The water in the reservoir was hot and steaming in the cool morning air of early fall. Carol demonstrated by sticking a couple of fingers in and then withdrawing them rapidly, with a grimace.
Two big chopping blocks were positioned in the centre of the chicken run. They’d obviously been cut from large trees and saved. The rest of those trees probably had become firewood, perhaps some even used to heat the water.
“Here,” Mike said, handing me a large machete with an 18-inch blade. “I sharpened these the other day, one for you and one for me.” He held his up. “We’re all set.” To illustrate, he swung his machete down into the three-foot high chopping block. The blade sank easily into the end-grain wood.
“You probably remember,” Mike said with his trademark beaming smile. (I’d grown up on a farm two miles away.) “You need to sneak up on them from behind.”
My wife was in the chicken run watching us begin to stalk the chickens. Now, chickens may seem not to be all that smart, but evidently they sense when someone or something is after them. My wife was amused by our efforts as we ran around trying to catch the elusive birds.
The trick, I recalled, was to catch the chickens from behind by their legs. That way they could be upended and taken to the chopping block where their head and neck could be extended more easily, and then the deed done.
It became a contest between Mike and I – which of us would catch a chicken first and lop off its head. Turns out we both got chickens to the chopping block almost at the same time. Okay, okay, Mike was a lot faster. By now, my wife was finding all this immensely hilarious. She had a bubbly personality, and laughed easily and loud; she was famous for having a delightful laugh that could be heard miles away, literally.
Mike and I looked at each other. We swung our machetes. Off came the heads. We dropped the headless birds on the ground, and turned to catch the next ones. This was normal procedure on the farm. For some reason, headless chickens will scamper around, blood spurting briefly. It’s a good thing for the meat, but to the unfamiliar it can seem quite gory.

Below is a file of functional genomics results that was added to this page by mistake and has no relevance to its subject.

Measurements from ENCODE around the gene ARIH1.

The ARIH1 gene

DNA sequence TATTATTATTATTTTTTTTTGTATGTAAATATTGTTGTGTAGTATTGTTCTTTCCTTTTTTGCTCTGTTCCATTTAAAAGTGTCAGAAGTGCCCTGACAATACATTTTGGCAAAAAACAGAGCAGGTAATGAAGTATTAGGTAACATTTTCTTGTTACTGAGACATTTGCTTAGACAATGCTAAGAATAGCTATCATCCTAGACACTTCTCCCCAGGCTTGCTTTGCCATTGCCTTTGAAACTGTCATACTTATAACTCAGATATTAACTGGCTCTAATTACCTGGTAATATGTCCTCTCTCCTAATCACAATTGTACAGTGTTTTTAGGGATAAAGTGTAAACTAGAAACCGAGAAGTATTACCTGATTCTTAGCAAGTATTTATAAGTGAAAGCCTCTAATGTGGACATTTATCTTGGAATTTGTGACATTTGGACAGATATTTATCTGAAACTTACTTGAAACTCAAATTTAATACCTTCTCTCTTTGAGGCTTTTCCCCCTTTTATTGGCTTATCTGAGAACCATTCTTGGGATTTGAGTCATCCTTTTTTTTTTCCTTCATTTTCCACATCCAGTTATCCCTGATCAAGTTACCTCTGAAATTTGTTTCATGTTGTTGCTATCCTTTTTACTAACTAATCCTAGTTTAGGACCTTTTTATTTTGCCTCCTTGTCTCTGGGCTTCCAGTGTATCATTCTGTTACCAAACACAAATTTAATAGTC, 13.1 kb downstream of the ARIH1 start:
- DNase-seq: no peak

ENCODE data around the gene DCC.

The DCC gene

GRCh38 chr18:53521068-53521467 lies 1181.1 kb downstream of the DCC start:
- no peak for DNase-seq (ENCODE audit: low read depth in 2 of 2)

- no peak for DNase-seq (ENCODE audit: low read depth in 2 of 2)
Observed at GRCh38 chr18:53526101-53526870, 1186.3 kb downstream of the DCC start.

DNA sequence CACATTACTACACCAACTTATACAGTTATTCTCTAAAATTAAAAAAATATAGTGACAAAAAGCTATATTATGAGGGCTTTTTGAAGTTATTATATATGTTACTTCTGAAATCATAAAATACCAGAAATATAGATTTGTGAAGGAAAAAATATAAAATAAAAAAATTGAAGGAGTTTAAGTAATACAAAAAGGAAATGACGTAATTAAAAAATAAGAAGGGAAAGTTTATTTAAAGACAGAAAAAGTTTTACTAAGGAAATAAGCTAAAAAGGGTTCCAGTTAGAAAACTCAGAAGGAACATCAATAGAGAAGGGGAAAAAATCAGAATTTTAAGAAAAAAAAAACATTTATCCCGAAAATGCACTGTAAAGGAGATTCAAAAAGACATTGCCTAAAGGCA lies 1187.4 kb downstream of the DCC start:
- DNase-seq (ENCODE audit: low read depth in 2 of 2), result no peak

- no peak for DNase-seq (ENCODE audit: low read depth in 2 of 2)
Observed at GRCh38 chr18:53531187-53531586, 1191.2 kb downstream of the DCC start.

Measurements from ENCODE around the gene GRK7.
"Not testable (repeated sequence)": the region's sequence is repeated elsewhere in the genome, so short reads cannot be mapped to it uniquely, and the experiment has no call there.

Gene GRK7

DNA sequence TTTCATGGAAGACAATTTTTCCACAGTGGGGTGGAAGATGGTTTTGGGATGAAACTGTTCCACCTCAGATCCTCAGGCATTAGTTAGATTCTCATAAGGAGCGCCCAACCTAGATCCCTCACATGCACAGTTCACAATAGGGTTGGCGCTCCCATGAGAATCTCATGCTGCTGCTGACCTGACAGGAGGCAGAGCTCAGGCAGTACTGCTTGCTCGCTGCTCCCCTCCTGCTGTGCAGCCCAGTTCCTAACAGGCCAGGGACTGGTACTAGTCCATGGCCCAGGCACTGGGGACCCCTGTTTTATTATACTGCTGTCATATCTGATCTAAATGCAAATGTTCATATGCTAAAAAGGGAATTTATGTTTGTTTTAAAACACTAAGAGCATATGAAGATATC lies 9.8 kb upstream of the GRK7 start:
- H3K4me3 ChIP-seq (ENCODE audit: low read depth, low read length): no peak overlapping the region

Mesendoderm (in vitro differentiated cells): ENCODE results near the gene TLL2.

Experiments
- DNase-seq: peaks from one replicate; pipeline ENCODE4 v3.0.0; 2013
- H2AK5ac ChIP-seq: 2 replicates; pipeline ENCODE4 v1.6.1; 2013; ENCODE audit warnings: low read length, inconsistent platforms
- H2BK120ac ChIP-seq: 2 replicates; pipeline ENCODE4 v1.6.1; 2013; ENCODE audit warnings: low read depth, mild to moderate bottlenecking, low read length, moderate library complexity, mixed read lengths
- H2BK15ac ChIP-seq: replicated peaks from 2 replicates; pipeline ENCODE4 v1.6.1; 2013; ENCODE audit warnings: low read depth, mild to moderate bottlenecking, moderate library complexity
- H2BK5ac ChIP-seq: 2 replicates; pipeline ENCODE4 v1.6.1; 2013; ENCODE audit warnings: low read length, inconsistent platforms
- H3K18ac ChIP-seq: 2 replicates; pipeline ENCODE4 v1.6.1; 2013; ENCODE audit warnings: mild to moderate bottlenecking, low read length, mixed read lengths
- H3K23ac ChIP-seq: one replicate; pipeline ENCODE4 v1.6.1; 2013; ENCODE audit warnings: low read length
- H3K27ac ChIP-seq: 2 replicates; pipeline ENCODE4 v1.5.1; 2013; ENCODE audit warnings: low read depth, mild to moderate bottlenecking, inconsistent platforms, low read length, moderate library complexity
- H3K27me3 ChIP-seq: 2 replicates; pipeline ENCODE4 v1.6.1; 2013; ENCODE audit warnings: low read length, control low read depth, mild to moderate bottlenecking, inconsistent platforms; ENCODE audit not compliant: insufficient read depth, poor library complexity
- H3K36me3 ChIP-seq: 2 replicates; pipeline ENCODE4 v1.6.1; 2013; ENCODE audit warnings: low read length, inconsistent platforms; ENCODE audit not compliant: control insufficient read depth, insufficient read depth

Suddenly I heard a horrendous frightened scream. It was Judi. I whirled around, fearing she had been hurt. Judi had been standing next to the hot water reservoir
There she was, hands stretched out in front of her, trying to walk quickly backwards, but stumbling, struggling to keep from falling backward in the poop-littered chicken run. All the while, she kept staring down in fear at a headless chicken flopping towards her a few feet away.
That’s when I finally remembered that Judi had been raised in town. I should have realized this sooner. She’d never experienced this part of the process, the act of ‘dressing chickens’. When we’d talked about it earlier I’d made passing references and made assumptions – and had not explained precisely what that meant.
Make no mistake, Judi had more poise and courage than almost anyone you’re ever likely to meet. And we’re not sure exactly how she disappeared from the chicken run, but she was gone in a flash. Carol found her in the farmhouse. By then she was composed but adamantly refusing to go anywhere near the chicken run. She insisted on finding some other way to do her part, and she did, pulling pinfeathers
Mike and I finished our jobs with the machetes. Carol and the two of us dunked the carcasses in the scalding water to loosen the feathers. The three of us plucked the chickens and removed the innards. And a now perfectly calm Judi, firmly ensconced in the house, pulled the pinfeathers from most of the 34 chickens that we ‘dressed’ that day.
“Dressing Chickens” is Copyright 2015 by James Osborne. All Rights Reserved